This is another one of those favorite tried and true recipes of mine. Frankly, the first time I tried Amatriciana I was in Miami, and how far from the reality it was. The best Amatriciana I have ever had, is obviously, in Rome. Hands down unbelievable. That trip to Rome sealed my fate forever, because my daughter learned what a good Amatriciana and a good Carbonara was……so mom better learn how to perfect them quick, cause boy, she’s a food snob if there ever is one!
As many Italian dishes, it has dubious origins, some say the Swiss canton of Grisons, some say Amatrice…..and also, there is the onions/no onions? Chili pepper/no Chili pepper? I prepare it the way the Romans do.
Chili Pepper, one of these beauties that I brought back from Napoli
And the other key ingredient, Guanciale (cured pork cheek). Not bacon my friends, guanciale is the stuff of Gods. If you’re not vegetarian that is. Then it’s devil’s speak.
As you see, there is a lot more fat on pork cheek. I mean, if you think about it, no one ever does cheek workouts……except for when we eat, so I guess that’s why there’s that teeny sliver of non fatty meat, for chewing effort.
And, I do use onions. Only a bit, but that is how the Romans prepare it. There is also a debate on what type of fat, olive oil, or lard? Well, if you’re not afraid of it, go ahead and lard it up! I do, it gives it a damn incredible pork-y taste, and hell, you’re not going to eat this everyday, so give your diet a break and eat some fat!
That said, it is a very very easy dish to prepare. The beauty is in the simplicity of the ingredients. The best tomatoes, the best guanciale, and of course, Pecorino Romano! Don’t be putting on the northern neighbor Parmigiano, or some Roman might come flying into your kitchen and scream “ ti spacco la faccia!!! ” *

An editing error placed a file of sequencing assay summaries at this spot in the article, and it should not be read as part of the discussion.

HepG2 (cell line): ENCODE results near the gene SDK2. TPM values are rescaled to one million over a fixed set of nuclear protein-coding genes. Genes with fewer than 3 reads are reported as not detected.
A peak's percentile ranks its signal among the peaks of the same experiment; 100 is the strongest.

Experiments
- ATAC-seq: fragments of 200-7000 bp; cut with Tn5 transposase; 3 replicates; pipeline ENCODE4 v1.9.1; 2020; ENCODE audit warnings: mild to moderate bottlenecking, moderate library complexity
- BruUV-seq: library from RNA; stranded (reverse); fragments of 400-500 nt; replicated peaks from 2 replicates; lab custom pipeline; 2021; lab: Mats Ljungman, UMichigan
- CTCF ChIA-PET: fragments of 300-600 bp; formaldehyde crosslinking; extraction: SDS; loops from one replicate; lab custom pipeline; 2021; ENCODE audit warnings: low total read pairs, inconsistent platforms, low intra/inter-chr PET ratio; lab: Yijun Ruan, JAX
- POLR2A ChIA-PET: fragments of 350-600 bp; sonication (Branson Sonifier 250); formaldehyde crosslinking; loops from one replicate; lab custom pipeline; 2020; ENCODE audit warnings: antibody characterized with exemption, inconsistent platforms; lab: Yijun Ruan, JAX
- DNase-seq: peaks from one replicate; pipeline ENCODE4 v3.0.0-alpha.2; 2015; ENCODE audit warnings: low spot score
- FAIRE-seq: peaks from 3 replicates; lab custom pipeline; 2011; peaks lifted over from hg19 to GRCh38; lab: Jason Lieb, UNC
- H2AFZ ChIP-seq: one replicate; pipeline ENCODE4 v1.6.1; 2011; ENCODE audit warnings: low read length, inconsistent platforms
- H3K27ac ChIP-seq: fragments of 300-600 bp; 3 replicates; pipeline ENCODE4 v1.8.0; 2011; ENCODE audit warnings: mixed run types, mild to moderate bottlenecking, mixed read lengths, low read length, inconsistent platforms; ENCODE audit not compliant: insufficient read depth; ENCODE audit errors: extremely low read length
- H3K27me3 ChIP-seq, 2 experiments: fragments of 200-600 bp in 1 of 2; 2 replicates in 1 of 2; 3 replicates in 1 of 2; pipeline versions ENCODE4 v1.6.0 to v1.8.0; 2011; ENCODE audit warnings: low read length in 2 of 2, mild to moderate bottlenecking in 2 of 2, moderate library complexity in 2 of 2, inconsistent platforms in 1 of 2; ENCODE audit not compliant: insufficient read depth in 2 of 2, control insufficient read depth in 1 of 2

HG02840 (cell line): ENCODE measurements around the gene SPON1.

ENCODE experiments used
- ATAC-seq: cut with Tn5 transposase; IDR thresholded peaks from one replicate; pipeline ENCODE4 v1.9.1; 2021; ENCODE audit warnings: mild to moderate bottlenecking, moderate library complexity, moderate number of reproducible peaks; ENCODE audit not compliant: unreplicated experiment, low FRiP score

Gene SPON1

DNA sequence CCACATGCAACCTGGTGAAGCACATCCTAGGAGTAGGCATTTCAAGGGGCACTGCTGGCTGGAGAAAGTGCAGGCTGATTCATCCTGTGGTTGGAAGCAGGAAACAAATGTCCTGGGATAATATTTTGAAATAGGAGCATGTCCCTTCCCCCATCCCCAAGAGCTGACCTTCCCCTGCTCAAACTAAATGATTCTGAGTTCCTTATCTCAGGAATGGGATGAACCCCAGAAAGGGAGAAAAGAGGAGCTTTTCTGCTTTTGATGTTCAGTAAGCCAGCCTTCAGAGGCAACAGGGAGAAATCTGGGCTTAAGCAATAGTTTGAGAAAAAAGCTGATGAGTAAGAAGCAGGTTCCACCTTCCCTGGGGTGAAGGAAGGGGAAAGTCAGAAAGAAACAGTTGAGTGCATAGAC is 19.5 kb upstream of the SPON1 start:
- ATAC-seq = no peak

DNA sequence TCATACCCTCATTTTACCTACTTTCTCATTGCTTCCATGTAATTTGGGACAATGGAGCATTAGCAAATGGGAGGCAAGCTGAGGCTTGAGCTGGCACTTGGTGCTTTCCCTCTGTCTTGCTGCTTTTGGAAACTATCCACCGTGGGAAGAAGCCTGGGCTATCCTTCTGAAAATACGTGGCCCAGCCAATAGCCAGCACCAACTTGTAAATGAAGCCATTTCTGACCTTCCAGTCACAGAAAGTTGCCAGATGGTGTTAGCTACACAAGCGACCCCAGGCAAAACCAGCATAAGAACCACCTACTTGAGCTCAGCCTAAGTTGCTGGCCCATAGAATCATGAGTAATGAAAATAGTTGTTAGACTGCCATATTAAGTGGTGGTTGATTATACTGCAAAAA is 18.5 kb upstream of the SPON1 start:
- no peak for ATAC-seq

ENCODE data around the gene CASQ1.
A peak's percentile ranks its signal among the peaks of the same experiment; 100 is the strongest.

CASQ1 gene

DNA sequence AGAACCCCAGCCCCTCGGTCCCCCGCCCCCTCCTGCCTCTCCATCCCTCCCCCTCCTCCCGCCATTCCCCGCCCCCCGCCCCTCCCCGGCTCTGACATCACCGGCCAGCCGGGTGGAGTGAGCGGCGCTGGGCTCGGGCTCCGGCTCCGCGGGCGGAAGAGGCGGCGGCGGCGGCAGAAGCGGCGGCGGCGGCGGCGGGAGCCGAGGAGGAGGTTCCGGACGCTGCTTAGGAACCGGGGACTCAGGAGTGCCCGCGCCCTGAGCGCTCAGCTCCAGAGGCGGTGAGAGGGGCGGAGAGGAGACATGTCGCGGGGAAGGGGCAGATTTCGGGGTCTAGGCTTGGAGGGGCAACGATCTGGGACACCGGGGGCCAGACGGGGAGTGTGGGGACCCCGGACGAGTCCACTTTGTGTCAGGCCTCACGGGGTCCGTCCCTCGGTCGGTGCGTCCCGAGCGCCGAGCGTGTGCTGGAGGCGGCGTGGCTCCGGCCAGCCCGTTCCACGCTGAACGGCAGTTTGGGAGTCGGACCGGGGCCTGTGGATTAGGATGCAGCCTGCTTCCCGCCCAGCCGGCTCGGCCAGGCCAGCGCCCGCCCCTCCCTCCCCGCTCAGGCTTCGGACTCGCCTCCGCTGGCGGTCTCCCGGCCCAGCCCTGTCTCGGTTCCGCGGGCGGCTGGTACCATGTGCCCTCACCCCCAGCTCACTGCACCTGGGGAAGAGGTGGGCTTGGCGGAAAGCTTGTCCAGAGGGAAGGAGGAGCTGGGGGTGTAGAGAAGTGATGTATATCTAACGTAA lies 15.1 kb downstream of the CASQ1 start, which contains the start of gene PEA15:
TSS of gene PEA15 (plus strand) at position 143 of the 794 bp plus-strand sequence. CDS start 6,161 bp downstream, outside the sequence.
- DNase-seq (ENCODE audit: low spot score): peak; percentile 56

So, if you are so inclined, here’s what you’re going to need!
100g Guanciale, sliced or diced
1 small onion, minced
1 chili pepper, chopped
1/2 tbsp pork fat or olive oil
450g crushed tomatoes
Salt and Pepper to taste
400g Bucatini Pasta
Grated Pecorino Romano
In a large sauté pan, place the guanciale, onion and chili pepper, and pork fat or olive oil over medium high heat. Cook until the onion is translucent, and the guanciale is golden. Add the tomatoes, salt, and lower the heat to a simmer.
Bring the water for the pasta to boil. Cook the pasta to 2 minutes before package directions. Strain, reserving about 1/4 cup of the boiling water. Add the Bucatini and the water to the sauté pan where you have the sauce, and turn up the heat to medium. Cook, tossing the bucatini with the sauce until it coats it all evenly.
Serve with the freshly grated pecorino and pepper.
From my kitchen to yours,
* That in Italian means, I smacka you face!